Review Criteria for CEGIB Pilot Grants
The Center for Environmental Genomics and Integrative Biology is funded by an NIEHS P30 grant, and follows NIEHS guidelines for Pilot Grants. The goals of the CEGIB Pilot Project Program are to provide seed funding for projects that will address environmental health issues. This is seen broadly as environmental effects on disease, especially as studied by genomics or systems biology approaches.
All proposals are reviewed by scientists from around the world with relevant expertise, and also reviewed by a local faculty committee. To receive funding, proposals MUST be judged to meet the following criteria:
• High scientific merit (demonstrated by strong innovation, a careful and appropriate experimental design, a novel research direction).
• Clear importance to Environmental Health Sciences.
• Focus on significant gaps in environmental –omics, integrative or systems biology.
• High potential for leading to external funding, especially NIEHS R01 applications, and publications.
In addition, review criteria reflect CEGIB goals to give preference to:
• New investigators, especially in collaboration with an experienced environmental researcher.
• Research that supports the CEGIB focus areas of Environmental Cardiology, Environmental Carcinogenesis, and/or Developmental origins of disease.
• Projects which make good use of CEGIB Facilities Cores.
• Research in which investigators from other areas focus on environmental health research, especially in collaboration with an experienced environmental researcher.
Projects should make use of a CEGIB Facilities Core and applicants are expected to contact the Core's Director for consultation on the use of the facility core and procurement of a letter of support.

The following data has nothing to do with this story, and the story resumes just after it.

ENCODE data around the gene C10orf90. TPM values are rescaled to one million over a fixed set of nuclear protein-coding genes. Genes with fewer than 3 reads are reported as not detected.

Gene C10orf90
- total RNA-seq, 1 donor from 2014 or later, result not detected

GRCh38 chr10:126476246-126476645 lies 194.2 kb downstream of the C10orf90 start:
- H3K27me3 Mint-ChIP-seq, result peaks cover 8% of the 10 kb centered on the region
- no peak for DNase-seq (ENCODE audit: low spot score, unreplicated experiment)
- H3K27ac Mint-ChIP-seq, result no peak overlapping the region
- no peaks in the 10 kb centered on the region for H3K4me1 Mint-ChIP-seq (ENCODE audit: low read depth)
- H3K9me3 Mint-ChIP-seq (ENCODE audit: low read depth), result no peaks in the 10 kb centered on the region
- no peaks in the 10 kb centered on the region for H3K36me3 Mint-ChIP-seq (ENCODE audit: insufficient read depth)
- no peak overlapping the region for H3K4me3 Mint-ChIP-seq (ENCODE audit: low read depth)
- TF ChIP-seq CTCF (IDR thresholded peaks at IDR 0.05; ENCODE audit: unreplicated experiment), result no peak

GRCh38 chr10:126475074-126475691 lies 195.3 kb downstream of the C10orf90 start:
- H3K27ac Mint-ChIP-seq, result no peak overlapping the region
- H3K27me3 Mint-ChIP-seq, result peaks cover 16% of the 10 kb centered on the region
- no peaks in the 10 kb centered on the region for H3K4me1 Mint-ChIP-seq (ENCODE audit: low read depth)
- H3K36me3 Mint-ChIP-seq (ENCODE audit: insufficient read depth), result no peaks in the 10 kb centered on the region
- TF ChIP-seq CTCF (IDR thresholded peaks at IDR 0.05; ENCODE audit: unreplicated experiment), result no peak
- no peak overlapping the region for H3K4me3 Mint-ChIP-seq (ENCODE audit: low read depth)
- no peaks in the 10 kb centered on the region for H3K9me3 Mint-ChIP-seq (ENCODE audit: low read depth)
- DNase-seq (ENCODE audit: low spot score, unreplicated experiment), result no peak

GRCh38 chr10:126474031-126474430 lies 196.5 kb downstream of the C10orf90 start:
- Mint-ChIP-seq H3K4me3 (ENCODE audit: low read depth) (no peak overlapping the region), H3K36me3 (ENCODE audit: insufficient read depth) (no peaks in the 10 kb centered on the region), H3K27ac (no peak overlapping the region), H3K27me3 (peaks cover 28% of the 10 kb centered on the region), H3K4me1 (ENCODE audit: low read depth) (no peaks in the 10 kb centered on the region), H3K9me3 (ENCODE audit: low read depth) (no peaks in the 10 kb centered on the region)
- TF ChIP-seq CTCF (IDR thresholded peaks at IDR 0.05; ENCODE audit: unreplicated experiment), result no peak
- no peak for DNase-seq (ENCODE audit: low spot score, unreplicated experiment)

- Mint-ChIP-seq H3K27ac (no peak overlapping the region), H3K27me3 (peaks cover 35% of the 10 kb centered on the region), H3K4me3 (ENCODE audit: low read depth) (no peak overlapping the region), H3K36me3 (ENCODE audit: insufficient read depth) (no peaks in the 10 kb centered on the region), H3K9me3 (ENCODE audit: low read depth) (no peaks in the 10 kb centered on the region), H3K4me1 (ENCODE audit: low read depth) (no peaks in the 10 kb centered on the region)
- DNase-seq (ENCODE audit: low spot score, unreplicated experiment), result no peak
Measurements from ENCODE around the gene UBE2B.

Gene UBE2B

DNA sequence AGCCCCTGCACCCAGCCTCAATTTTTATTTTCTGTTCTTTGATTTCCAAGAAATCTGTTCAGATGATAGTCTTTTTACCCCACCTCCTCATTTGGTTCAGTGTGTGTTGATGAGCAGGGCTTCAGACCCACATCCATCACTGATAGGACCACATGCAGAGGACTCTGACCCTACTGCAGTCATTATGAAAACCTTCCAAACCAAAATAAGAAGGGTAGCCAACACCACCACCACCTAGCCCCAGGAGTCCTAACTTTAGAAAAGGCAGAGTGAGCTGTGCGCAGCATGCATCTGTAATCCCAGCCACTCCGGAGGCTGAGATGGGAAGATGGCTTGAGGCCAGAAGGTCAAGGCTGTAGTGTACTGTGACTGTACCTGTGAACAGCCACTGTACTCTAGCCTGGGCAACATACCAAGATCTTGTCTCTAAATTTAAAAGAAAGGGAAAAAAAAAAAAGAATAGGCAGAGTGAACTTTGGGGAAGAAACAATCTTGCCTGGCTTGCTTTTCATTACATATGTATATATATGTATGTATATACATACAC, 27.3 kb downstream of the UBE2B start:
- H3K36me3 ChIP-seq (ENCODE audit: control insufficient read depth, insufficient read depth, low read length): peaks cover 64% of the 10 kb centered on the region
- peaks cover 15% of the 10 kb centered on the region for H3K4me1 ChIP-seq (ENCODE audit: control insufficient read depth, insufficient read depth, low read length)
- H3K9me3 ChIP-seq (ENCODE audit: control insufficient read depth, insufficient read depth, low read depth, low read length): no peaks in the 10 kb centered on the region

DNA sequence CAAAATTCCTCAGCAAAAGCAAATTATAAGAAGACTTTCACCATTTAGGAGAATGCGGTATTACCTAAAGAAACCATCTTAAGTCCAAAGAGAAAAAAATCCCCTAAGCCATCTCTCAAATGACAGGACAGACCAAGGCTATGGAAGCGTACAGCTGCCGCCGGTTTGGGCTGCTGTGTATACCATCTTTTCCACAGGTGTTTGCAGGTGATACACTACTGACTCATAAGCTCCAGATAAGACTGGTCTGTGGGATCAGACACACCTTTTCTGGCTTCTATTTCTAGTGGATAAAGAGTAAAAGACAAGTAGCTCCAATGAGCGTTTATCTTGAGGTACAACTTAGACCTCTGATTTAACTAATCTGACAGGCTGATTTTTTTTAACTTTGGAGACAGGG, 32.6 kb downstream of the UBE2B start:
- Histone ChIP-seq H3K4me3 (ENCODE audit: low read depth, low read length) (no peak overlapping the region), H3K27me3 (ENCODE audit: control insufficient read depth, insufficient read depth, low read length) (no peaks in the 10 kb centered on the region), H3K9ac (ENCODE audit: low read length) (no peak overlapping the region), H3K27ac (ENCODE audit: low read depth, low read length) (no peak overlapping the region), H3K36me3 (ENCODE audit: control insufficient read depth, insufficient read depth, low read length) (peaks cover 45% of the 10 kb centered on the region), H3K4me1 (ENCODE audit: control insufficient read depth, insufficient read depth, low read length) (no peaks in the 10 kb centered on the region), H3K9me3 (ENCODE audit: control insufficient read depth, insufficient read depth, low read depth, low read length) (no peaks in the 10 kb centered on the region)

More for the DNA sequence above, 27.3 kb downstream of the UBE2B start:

- Bioinformatics Biostatistics & Computational Biology Core (link) Director, Dr. Nigel Cooper (email)
- Proteomics Biomarker Discovery Core (link) Director, Dr. Jon B. Klein (email)
- Integrative Health Sciences Core (link) Director, Dr. David J. Tollerud (email)
Note: CEGIB has a broad view of what constitutes “environmental health science” consistent with NIEHS guidelines. Pilot grant proposals should seek to understand how environmental exposures interact with biological processes. Some examples of environmental exposures relevant to NIEHS include industrial chemicals or manufacturing by-products, metals, pesticides, herbicides, air pollutants and other inhaled toxicants (including second-hand smoke), particulates or fibers, fungal or bacterially derived toxins due to ambient exposures. Pilot grant proposals should not focus on agents outside the mission of NIEHS such as drugs of abuse, or smoking (except second-hand smoke). Please see the NIEHS website for common diseases and conditions that evidence shows may be strongly linked to environmental exposures (link)